A couple weeks ago my web-guru Olga Polyakova updated her FB status saying that it was nice to not have a 9 to 5 job, the flexibility gave her the opportunity to enjoy her life the way she wants to. (This is her below :))
I agree with Olga. Owning a business can give you freedom, I love my mid-day naps and mid-afternoon French movies, yet the flexibility brings it’s own set of complexities. With freedom you have to make choices, whereas with a 9-5 job the organization makes these choices for you. Without an enforced structure finding a balance can be challenging. My main challenge became simply to have a day off.
I work with a lot of different people, some of them have 9-5 jobs and some of them do not. All of them have projects they are excited and passionate about, and together we try find a balance between their projects and their lives. While it is a gift to be able to work on your passion it is easy to forget to take a day off. And this is the fastest way to a BURN OUT!
After working with individuals for a long time and trying to balance my own life, I realize that whatever our time management systems are they must change along with the changes in our lives. Which is why I encourage my clients to review their time-tables on a monthly basis. Some of us may get a new job, have a second baby, get married or divorced, become part of a new organization, or move to Ethiopia for a month. All this adds new layers of responsibility to an already busy life and so it is natural that a new time management system is required.
By now, you are probably wondering what is a ‘ time management system’, and ‘do I have one?’, or ‘should I get one?’ It is possible you already have a time management system in place, or not. Either way here are the things that I consider when I work on a time management system for myself or a client. But before that always remember that each person’s time management system will be unique. This makes sense because you are unique, with unique goals and unique circumstances, after all each of us has our own map for success (you can read more about it here). Also be aware that theory and practice are seldom friends, you may want to spend 5 hours a week on writing your book and end up only with one hour. Face it and work on building up to your 5 hour goal – so be realistic!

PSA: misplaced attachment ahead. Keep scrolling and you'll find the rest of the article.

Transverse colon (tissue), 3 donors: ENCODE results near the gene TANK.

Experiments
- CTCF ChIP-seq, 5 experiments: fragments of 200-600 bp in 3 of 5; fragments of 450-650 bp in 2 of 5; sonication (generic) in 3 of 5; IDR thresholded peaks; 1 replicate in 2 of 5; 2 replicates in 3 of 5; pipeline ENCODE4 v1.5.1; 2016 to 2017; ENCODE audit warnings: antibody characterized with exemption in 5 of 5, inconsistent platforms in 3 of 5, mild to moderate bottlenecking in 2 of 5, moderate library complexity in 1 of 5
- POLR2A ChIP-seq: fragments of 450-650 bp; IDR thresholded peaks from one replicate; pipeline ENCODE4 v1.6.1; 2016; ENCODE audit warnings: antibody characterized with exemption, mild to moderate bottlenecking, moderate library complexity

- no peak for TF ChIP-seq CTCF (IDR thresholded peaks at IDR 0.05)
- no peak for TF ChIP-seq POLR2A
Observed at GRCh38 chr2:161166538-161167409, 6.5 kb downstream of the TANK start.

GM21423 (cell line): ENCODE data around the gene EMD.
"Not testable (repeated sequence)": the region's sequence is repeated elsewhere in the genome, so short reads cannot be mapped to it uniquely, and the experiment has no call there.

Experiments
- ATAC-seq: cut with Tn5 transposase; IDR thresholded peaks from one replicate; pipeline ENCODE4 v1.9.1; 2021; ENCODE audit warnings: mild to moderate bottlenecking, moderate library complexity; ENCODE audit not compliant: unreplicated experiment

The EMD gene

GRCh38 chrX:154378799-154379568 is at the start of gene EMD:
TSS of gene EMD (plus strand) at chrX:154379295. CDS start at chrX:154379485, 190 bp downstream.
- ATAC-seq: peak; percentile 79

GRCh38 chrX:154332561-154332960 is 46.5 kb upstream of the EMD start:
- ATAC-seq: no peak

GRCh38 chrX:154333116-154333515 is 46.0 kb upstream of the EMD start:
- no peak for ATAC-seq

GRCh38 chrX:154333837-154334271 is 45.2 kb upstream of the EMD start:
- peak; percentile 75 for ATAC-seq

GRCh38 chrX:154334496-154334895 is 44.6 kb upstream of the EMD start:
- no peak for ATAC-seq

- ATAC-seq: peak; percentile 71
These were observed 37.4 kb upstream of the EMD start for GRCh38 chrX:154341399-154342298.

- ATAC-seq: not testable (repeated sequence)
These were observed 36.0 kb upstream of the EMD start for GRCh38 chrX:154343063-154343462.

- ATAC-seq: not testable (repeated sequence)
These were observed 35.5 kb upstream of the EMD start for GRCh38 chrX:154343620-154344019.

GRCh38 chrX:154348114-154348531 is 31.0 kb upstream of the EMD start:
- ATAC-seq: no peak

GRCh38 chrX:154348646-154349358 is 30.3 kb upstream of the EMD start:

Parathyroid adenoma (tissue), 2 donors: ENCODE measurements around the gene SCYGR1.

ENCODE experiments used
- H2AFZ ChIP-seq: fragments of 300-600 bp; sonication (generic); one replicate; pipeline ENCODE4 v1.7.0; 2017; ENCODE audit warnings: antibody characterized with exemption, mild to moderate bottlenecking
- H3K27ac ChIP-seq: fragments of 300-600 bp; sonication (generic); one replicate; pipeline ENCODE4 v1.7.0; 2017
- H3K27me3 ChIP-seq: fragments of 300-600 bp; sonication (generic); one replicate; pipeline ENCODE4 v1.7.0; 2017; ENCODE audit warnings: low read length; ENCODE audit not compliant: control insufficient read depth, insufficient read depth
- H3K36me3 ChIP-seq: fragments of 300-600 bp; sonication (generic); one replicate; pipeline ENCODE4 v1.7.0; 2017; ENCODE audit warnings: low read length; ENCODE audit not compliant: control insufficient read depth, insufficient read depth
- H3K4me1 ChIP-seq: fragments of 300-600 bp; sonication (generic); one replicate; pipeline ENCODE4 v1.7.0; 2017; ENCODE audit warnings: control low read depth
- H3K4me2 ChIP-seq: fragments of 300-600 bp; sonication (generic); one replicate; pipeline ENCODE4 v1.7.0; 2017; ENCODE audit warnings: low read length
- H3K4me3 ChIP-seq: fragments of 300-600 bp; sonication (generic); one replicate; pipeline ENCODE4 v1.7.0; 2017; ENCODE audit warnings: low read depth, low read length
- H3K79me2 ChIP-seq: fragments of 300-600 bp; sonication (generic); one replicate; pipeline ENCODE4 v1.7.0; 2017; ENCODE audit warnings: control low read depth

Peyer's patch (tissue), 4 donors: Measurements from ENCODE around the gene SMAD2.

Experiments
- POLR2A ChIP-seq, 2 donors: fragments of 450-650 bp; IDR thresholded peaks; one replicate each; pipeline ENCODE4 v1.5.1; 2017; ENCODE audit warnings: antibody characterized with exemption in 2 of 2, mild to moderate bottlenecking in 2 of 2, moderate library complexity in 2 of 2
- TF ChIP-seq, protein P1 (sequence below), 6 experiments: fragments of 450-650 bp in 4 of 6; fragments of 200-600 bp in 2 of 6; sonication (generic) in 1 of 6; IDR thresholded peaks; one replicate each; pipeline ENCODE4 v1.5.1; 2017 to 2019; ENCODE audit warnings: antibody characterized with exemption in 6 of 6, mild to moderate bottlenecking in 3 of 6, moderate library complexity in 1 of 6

Now to get started you must:
1. Define THREE main activities that are important to you and create your time management system based on these activities or core values. For example mine are SLEEP, MEDITATION and YOGA. My time management system takes in to account the hours I need for these three activities (yes – sleeping is an activity!). My client Radhika’s three activities are writing, going to the gym and preparing for her monthly shows. So all of Radhika’s new projects and plans must develop around these three activities.
2. A DAY OFF.
We all need a day off. A day on which you do nothing, or at the very least take away form your projects/business. I have put in place SACRED SUNDAY, on this day I do not check emails, and I do not talk about my business no matter how much I love it. You can do a MELLOW MONDAY or TIME-OUT THURSDAY. It’s up to you but you need a day to re-charge.
3. REVIEW your time management system.
Give yourself time to perform a weekly review. I do mine every Monday, I look back at what my plan was, what I could achieve, what came up, what created a challenge, and then I ADJUST my time management system accordingly. FLEXIBILITY is key in a changing world. It means that you are moving forward.
Your will find that your time management system will continuously evolve and you can succeed at being more organized if you are flexible and adapt your calendar to accommodate the changes in your life.
And then just like my web-guru Olga Polyakova you too can enjoy the freedom that flexibility brings.
This post is co-written with Radhila Vaz www.radvaz.com